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A taste of change: Illusonic’s layer cake

  • A veteran of hifi hardware manufacturing writes: “Audiophiles don’t want to admit that properly applied DSP is as impressive as it is; especially now that really good processing chips from Analog Devices are inexpensive. They don’t want to admit that amps directly coupled to the drivers eliminate or at least mitigate a lot of what we perceive as big differences in amps…and they don’t want to admit that 24/192 A/D conversion is as good as it is. And they have problems with EQ even if done at the frequency extremes where you have the most problems..” 

    Doing things the way we have always done helps us feel safe n’ secure in a fast-moving world. We mitigate our fear of the unknown by artificially holding new technologies at arms length. The digital vs analogue debate is a prime example of change pain. That which is no longer part of an intangible, amorphous future but already upon us we purposefully blur. We like our world as it is and we don’t want it to change; even though we know in our hearts that change is inevitable.

    In Illusonic’s demo room at Munich High-End 2017, another three-box hifi system. Acoustically transparent panels obscured (what was later revealed to be) studio monitors. Only a plinth-mounted black box caught the eye. For future-phobes, an unnerving scene. What was that thing?

    Let’s step a little closer…

    IAP = Illusonic Audio Processor; 2 = stereo.

    The IAP2 is a DAC with coaxial, TOSLINK and USB inputs. Basic. The inclusion of HDMI inputs sees this Swiss company throw their arms around SACD/DVD/CD spinners and 4th Gen Apple TVs. Warmer. An Ethernet input makes the IAP2 a streamer. Now we’re cooking. Line-level and phono inputs and a front panel volume pot make it a pre-amplifier. Hot!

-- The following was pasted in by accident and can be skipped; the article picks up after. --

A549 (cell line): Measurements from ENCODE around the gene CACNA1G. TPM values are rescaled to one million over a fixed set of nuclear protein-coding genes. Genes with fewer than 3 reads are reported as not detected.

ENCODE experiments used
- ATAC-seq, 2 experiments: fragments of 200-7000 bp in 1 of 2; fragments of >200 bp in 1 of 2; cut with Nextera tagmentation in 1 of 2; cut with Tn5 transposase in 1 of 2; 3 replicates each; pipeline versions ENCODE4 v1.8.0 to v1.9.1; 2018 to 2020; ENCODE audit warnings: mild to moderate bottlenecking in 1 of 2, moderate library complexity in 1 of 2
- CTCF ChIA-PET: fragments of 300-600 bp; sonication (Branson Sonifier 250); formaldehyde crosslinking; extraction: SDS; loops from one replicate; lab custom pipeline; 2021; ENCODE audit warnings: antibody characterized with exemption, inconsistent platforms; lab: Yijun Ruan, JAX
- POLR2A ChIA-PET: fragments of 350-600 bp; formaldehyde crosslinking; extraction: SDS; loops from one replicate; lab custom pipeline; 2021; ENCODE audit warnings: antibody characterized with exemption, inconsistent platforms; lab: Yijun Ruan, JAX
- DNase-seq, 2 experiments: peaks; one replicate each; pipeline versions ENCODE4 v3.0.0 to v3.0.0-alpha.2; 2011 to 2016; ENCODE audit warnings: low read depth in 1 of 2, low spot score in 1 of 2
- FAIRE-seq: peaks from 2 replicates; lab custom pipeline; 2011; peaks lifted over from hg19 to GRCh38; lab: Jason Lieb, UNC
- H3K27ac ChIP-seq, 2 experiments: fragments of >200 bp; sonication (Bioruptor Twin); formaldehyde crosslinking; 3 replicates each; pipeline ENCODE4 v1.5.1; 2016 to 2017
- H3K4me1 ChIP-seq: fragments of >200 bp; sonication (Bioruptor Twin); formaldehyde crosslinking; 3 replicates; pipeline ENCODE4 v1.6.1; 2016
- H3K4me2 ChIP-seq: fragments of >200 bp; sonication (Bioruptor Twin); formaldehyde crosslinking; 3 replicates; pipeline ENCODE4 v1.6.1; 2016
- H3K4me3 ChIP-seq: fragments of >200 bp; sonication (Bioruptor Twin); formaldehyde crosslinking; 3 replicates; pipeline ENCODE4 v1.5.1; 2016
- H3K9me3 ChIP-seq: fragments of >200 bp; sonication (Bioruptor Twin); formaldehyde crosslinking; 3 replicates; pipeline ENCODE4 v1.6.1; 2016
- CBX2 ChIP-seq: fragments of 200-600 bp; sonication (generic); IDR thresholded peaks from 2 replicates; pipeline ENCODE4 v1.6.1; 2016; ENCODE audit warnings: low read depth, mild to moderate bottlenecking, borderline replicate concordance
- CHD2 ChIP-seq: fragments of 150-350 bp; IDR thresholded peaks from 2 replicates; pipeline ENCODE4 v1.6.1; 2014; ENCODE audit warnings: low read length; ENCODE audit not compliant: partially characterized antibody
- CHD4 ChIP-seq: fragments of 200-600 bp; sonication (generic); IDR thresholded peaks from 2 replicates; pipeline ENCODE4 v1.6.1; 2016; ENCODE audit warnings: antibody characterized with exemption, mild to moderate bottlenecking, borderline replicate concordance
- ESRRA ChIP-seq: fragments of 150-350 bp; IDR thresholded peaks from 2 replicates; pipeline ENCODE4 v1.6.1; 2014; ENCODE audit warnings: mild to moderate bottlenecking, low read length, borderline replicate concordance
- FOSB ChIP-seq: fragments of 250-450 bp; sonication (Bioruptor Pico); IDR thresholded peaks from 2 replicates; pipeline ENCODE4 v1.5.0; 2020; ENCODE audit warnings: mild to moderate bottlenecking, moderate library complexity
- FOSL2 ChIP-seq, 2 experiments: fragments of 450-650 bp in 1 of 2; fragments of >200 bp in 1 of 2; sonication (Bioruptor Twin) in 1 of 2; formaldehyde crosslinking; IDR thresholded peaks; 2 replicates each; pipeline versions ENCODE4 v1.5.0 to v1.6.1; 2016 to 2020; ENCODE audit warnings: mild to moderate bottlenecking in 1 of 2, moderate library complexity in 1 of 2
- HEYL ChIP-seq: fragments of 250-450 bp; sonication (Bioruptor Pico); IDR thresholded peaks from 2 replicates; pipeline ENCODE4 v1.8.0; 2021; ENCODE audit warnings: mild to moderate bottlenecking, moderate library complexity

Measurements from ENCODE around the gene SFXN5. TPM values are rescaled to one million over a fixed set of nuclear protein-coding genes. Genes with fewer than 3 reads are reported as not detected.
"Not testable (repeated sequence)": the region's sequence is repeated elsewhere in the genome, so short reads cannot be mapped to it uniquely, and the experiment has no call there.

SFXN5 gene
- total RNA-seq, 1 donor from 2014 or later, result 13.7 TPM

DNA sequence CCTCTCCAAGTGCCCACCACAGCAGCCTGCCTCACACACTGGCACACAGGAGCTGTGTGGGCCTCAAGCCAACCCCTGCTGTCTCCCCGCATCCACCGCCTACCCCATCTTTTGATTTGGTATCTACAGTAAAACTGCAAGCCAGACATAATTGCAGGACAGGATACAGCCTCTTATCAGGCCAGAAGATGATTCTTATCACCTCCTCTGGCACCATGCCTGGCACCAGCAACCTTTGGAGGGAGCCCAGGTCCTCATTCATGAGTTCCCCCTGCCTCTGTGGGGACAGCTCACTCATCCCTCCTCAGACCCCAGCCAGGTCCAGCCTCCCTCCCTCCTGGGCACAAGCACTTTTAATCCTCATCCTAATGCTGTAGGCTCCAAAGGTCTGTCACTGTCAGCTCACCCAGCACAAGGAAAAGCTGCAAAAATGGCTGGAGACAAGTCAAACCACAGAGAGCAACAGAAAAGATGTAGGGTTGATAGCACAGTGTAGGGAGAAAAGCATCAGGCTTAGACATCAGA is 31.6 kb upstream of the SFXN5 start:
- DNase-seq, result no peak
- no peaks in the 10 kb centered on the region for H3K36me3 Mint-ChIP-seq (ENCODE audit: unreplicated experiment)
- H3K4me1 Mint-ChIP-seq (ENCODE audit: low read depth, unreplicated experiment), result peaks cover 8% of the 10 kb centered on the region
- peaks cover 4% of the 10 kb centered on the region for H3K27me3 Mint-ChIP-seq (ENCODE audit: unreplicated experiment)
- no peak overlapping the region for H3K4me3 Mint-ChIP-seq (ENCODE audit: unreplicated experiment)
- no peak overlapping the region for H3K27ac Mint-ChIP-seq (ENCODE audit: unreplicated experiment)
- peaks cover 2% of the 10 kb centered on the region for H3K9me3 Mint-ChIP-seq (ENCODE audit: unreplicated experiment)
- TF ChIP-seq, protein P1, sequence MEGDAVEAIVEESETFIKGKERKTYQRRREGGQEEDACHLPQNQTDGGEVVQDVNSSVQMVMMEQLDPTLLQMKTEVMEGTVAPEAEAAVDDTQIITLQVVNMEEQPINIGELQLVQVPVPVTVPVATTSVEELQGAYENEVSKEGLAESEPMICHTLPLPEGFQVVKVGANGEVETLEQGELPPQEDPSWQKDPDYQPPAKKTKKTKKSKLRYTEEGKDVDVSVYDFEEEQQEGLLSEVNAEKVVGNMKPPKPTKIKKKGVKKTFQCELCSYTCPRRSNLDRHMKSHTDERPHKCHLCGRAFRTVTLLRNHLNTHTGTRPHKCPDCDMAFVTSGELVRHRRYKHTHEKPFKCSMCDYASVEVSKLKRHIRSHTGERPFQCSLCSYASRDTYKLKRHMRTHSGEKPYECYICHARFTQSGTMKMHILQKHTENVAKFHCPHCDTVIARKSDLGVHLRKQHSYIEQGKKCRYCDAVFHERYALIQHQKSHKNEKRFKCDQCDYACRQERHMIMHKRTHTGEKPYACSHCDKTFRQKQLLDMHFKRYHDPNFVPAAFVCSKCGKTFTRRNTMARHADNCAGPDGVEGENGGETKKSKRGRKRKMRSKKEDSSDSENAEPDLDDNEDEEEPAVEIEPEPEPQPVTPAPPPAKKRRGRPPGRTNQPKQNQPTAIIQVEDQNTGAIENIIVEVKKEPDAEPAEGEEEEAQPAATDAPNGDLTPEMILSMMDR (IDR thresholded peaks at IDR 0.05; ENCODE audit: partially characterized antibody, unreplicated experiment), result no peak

The feature pile-on doesn’t end there. Illusonic’s expertise lies in DSP. All inputs (analogue –> digital) are routed via an Analog Devices SHARC processor for a range of possibilities not possible with a standard digital pre-amplifier. Number one is room correction. Not only were the active monitors already well suited to this hellishly challenging M.O.C. exhibition space but their output had been optimised by way of DSP-powered parametric EQ.

    While audiophiles continue to argue above the 99th percentile, they miss the bigger picture. Room correction offers more de-blurring than any source file format change-up could dream of. Double irony points go to those who would green light MQA but maintain an aversion to DSP. Their loss.

    Move on up to the 8 x output IAP8 (pictured above) and active crossovers become a possibility. Ditto subwoofer integration without the floor crawl.

    Here’s Illusonic’s Christof Faller with more information:

    Another slice of Future-Fi for those brave enough break free from the audiophile world’s increasingly out-moded reliance on passive loudspeakers driven by one-size-fits-all outboard amplifiers. Illusonic join a chorus of manufacturers who know that DSP is the future of home audio for those who cannot withstand the financial and physical impact of a high box count.

    Further information: Illusonic

    John Darko

    Written by John Darko